Oedipus Rex is one of the few Greek tragedies that we have in its entirety. Though written by Sophocles, it fits the Aristotelian mold of tragedy perfectly. In it, King Oedipus, is hailed as a hero of Thebes for having solved the riddle of the sphinx. However, prophecy looms over his life. Adding salt to the wound, he becomes obsessed with disproving said prophecy. According to the god Apollo, Oedipus is meant to kill his father and marry his mother. He will bear children with her and subsequently such a disgusting act will mark their downfall.
Throughout the story, bother Oedipus and his wife, Jocasta, can think of nothing else but this prophecy. Yet, when Oedipus calls in the blind prophet to tell him who killed the previous king Laius, he mocks his blindness and accuses him of lying when the prophet says Oedipus himself was the murderer. They both refuse to hear what they don't want. Oedipus repeatedly makes excuses to disprove the prophecy. He claims that his supposed parents live in Corinth, and his father has died of natural causes. Jocasta, who was married to Laius before his murder, claims that he was killed by bandits at a crossroads, not a single man. However, the truth becomes unbearably clear when the shepherd who discovered three day old Oedipus in the wild describes his real history. When King Laius heard that his child would kill him, he ordered the child be left to die of exposure, feet bound so he can move. Oedipus looks at his own disfigured ankles and realizes his mistakes. His parents in Corinth adopted him. He is the true son of Laius and Jocasta. He was the one who murdered Laius at the crossroads.
Jocasta hangs herself out of shame, having her hopes of hiding the truth from Oedipus to protect his happiness crushed. Oedipus finds himself so guilty that he takes Jocasta's golden brooches from her dress and gouged out his eyes with them. Now blind, he can truly see. He becomes like Tiresias, aware now of the full truth.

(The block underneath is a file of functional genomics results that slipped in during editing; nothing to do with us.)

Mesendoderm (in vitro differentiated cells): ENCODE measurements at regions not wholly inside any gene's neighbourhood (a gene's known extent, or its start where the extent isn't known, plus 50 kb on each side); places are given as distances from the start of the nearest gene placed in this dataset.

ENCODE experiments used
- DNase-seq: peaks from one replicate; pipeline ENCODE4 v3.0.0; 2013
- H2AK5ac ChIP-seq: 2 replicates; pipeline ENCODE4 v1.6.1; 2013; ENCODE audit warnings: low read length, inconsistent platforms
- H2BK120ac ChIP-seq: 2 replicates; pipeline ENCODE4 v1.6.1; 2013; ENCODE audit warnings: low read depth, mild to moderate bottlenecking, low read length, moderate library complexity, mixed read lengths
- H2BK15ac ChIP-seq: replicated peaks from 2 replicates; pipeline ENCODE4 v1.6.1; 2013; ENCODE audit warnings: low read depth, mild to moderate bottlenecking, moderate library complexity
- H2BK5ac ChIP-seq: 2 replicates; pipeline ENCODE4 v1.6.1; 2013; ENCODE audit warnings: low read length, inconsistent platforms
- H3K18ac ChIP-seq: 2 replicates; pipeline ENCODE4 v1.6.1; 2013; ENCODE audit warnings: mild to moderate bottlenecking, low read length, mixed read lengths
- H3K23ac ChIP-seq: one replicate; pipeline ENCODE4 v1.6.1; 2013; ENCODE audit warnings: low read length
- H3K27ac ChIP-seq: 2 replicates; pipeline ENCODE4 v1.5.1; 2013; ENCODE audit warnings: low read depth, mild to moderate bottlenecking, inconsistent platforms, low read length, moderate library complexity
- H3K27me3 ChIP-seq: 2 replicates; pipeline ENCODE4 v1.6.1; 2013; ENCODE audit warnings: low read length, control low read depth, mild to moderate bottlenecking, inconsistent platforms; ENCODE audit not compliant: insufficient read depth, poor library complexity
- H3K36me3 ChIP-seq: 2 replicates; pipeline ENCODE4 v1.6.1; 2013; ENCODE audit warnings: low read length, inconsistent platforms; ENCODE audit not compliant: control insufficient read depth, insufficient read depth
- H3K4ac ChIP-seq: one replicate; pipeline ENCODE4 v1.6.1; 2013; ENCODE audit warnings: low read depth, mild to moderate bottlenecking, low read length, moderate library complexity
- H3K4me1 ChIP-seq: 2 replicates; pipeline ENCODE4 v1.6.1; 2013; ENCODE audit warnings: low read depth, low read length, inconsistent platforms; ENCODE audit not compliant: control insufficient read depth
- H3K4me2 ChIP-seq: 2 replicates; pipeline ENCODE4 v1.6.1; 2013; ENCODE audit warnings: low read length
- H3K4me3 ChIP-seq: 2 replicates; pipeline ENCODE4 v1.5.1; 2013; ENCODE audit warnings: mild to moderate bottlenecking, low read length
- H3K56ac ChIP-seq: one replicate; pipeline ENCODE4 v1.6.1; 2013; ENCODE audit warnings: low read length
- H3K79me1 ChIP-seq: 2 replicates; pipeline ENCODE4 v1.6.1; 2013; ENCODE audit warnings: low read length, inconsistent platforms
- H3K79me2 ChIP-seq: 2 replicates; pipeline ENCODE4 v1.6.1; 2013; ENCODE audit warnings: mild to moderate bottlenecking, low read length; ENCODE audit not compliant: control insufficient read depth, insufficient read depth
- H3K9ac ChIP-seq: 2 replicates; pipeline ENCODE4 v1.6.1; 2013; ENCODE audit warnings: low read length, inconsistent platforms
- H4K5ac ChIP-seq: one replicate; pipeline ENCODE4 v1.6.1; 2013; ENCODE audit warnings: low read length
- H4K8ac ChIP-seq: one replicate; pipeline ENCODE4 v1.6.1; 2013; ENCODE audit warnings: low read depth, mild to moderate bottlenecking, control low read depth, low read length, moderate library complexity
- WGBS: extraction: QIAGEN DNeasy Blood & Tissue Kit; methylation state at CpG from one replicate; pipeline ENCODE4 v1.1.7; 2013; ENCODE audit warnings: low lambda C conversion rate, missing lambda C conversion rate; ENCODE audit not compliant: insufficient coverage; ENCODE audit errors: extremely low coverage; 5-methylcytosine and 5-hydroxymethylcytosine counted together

As a class, we watched Alain de Boton's TED Talk "A Kinder, Gentler Philosophy of Success" to get a sense of how, even in today's world, we live in an environment set up for tragedy. Specifically, we are surrounded by the potential for a financial or occupational tragedy. When I say this, it may bring to mind bankruptcy of a large company or someone getting injured at work and suing, but this is not necessarily the case. All occupations bear this burden, simply because of the world in which we work.
de Boton describes several reasons why we may feel these sort of career crises, as he calls them. First and foremost, we as a people are very judgmental when it comes to jobs. If we feel that others think our occupation is lowly or beneath them, we suffer a fall from what we have built ourselves up to be in the eyes of another. If you read my previous blog post, this may sound familiar. This is a tragic fear that all of us have. A fear of no longer being a pillar of society in the eyes of other. Losing that sense of self. With so many quick to judge, it becomes very easy to suffer this fall from self image.
Another reason de Boton mentions is how our society is a 'meritocracy', or a society in which everyone is allowed success solely on merit. This sounds great, the perfect way for everyone to work for what they are given. However, this makes failure all the more monumental. If you are not successful, society will deem it a personal failure, and you become a 'loser'. In a meritocracy, anybody can just simply put in work and get successful, right? In a perfect world, yes. Is this a perfect world? Not at all. To think about this tragically, one who has achieved esteem and success can have it stripped away quicker than they achieved it. Accidents happen and it's not necessarily a personal failure.
If you follow in the footsteps of modern society and how we judge, every tragic hero is a loser. That would be insane to say. Hamlet was not a loser, he was a man who could have had it all but had it stripped from him with the death of his father. Romeo and Juliet could have been happily married, but their families' feud was too great for their love to be accepted. These failures are not their own. We must remove these judgmental views from our mind. These tragic heroes are human. They signify what can happen to us.